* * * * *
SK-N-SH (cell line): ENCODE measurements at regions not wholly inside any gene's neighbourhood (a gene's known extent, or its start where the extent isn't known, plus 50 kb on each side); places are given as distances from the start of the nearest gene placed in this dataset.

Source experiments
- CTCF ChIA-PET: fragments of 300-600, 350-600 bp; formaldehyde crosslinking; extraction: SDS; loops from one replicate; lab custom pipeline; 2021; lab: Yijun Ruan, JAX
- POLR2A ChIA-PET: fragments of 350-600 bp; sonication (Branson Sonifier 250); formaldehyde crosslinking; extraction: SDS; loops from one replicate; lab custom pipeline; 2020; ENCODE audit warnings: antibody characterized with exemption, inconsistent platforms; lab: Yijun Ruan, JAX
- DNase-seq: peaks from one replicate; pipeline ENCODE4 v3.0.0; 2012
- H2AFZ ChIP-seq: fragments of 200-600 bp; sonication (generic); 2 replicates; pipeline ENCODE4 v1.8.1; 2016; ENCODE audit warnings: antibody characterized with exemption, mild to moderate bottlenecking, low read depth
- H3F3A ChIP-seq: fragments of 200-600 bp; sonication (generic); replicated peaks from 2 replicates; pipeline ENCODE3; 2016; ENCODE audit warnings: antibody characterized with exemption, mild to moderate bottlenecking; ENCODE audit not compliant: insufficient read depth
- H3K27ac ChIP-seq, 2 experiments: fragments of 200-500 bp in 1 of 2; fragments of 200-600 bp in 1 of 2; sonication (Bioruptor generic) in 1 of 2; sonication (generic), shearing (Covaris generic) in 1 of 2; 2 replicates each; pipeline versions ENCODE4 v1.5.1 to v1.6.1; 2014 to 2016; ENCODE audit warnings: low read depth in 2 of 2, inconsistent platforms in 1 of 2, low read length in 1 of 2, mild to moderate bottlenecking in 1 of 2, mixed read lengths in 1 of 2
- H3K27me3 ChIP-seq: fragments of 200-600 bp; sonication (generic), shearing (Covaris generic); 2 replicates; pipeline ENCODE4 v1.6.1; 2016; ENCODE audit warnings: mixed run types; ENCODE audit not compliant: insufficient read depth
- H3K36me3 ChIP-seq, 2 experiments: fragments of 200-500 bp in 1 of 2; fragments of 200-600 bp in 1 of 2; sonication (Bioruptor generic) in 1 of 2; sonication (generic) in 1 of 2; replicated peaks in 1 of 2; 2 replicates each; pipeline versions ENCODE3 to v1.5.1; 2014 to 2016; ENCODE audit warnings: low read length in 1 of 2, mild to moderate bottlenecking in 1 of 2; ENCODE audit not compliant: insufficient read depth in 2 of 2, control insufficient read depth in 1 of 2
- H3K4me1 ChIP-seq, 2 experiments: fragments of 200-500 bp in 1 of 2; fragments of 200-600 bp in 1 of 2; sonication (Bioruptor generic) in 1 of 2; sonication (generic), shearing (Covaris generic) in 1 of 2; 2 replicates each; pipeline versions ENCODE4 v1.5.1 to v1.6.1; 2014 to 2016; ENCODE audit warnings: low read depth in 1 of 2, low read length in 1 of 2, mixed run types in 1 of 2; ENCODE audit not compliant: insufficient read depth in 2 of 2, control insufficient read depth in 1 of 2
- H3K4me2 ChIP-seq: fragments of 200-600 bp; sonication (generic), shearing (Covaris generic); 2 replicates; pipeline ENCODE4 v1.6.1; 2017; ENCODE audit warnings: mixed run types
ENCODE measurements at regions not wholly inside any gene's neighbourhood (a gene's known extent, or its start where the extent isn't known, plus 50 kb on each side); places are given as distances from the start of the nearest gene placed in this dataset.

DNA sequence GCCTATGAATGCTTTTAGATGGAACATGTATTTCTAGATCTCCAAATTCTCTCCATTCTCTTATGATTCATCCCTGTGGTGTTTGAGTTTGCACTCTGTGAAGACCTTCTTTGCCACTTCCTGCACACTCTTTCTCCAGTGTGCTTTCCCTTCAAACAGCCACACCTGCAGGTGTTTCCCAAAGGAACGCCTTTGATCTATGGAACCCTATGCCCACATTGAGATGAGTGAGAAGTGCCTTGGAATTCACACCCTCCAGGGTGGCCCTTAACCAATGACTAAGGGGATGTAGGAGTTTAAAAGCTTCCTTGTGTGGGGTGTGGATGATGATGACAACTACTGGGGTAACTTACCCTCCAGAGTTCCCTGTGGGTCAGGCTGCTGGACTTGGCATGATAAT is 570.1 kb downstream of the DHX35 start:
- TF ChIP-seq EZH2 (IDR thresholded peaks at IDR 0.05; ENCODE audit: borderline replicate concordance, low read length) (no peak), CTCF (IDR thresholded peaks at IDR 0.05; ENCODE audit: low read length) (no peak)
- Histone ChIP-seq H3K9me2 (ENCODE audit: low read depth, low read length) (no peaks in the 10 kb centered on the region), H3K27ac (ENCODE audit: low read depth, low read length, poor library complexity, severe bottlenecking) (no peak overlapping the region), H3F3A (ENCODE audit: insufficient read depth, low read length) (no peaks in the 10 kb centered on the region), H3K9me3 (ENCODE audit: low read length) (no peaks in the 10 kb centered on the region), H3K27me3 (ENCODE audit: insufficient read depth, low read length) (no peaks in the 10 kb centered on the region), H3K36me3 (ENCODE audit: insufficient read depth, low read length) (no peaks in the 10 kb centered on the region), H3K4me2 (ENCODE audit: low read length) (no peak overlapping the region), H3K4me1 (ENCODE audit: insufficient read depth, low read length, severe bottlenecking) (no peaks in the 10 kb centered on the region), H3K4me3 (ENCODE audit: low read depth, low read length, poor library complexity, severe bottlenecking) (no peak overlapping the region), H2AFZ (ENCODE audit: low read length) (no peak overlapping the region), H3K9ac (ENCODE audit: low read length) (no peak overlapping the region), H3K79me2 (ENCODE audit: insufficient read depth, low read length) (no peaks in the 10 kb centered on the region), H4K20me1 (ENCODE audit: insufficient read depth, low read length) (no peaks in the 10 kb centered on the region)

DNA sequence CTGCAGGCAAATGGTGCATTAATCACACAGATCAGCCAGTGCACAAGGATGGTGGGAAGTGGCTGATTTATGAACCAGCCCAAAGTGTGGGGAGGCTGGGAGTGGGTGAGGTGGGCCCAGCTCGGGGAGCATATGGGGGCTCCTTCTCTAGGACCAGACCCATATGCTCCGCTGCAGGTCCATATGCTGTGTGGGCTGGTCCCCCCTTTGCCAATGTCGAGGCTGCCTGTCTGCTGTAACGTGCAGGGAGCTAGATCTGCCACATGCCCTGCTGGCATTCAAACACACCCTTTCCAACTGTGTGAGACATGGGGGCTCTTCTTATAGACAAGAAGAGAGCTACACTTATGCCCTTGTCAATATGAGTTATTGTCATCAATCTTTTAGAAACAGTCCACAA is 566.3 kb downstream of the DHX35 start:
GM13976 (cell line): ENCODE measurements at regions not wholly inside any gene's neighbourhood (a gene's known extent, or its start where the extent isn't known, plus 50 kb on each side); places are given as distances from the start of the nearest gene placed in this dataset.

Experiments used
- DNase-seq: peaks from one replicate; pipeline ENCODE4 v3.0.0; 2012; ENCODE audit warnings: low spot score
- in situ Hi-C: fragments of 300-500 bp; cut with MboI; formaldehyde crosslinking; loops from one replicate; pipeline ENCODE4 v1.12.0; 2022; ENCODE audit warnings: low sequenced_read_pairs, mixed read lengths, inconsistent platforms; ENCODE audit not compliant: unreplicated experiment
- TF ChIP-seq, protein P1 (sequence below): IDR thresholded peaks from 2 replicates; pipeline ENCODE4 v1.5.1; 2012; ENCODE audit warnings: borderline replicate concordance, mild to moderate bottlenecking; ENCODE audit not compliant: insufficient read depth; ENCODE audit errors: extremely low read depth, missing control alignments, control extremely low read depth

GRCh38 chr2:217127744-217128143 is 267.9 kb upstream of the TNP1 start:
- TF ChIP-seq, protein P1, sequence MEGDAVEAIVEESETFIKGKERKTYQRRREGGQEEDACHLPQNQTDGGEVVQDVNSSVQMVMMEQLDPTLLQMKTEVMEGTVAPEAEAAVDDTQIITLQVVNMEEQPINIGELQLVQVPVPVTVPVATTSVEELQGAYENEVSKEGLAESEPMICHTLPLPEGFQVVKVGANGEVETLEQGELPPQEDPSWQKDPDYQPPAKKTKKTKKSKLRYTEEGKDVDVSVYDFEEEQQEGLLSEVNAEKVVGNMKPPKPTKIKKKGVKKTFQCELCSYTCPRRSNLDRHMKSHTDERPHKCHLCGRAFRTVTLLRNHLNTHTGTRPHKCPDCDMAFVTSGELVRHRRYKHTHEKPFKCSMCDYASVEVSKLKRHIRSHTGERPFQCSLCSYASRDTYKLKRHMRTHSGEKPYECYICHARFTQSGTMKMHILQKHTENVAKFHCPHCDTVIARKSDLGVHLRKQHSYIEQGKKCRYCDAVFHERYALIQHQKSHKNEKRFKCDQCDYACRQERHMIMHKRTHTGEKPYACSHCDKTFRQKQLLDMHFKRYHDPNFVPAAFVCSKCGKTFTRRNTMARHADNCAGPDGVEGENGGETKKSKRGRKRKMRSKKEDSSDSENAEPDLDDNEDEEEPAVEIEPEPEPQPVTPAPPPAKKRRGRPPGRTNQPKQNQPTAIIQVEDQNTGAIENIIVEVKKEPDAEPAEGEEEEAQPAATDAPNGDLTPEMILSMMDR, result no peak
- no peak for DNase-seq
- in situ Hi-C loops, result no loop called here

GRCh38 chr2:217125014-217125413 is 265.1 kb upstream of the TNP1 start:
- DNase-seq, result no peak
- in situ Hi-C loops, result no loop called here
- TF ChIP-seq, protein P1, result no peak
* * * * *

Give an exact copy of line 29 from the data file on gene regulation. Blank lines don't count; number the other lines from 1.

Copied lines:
- in situ Hi-C loops, result no loop called here